Graptolites are an extinct group of hemichordates that are most commonly preserved as carbonized compressions on shale bedding planes. They are typically not glamorous fossils, but they are critically important guide fossils and are widely used in biostratigraphy and for international correlation.
The most abundant group of graptolites in the fossil record is the graptoloids. Graptoloid graptolites typically resemble small hacksaw blades. Each “tooth” of the hacksaw blades housed a tentaculate, filter-feeding organism. The entire hacksaw blade is the graptolite skeleton, known as a rhabdosome - a nonmineralized colonial skeleton. Most graptolites were planktonic.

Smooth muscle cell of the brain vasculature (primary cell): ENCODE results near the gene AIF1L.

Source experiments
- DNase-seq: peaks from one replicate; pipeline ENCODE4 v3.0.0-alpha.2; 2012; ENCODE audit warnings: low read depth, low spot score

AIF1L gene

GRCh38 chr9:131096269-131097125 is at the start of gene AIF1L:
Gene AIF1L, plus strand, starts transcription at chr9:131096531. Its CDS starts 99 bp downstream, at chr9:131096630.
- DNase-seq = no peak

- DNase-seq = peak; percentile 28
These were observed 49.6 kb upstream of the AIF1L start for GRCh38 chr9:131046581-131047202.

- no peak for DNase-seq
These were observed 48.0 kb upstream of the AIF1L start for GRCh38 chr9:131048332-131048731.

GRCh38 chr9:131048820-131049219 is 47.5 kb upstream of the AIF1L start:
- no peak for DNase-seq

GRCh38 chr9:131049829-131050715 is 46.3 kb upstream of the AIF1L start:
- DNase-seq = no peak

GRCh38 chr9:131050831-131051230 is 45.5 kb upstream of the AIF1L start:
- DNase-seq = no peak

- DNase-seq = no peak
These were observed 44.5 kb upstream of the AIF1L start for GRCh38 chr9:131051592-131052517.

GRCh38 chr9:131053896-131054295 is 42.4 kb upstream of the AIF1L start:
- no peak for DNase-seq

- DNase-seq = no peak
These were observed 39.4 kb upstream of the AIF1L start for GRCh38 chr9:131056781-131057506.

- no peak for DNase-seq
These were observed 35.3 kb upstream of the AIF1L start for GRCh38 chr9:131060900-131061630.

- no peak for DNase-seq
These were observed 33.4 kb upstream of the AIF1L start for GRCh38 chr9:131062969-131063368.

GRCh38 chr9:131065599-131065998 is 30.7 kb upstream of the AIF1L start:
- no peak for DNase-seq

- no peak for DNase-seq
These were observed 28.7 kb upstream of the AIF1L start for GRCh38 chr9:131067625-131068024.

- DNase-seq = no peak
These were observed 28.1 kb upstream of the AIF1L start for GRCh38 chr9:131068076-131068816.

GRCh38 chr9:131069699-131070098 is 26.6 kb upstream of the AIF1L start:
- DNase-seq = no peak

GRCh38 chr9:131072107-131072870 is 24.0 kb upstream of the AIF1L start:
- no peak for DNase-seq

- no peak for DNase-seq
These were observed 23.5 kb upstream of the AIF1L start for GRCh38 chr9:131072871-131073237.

Shown below is a basinal black shale from Scotland with Climacograptus wilsoni Lapworth, 1876 fossils on it (Animalia, Hemichordata, Graptolithina, Graptoloidea, Diplograptidae). It comes from the lower part of the Lower Hartfell Shale (Moffat Shale Group, Climacograptus wilsoni Zone, Soudleyan Stage, ~mid-Caradocian, upper Middle Ordovician).
Locality: Main Cliff at Dob’s Linn (~36.1-43.1 meters below the Ordovician-Silurian boundary GSSP), north side of A708 Road, just west of the small village of Burkhill, ~20 km northeast of Moffat, far-northern Dumfries County, Southern Uplands, southern Scotland, UK.
Climacograptus wilsoni Lapworth, 1876 rhabdosomes on black shale (2.6 x 2.5 cm) from the Lower Hartfell Shale (upper Middle Ordovician) at Dob’s Linn, southern Scotland.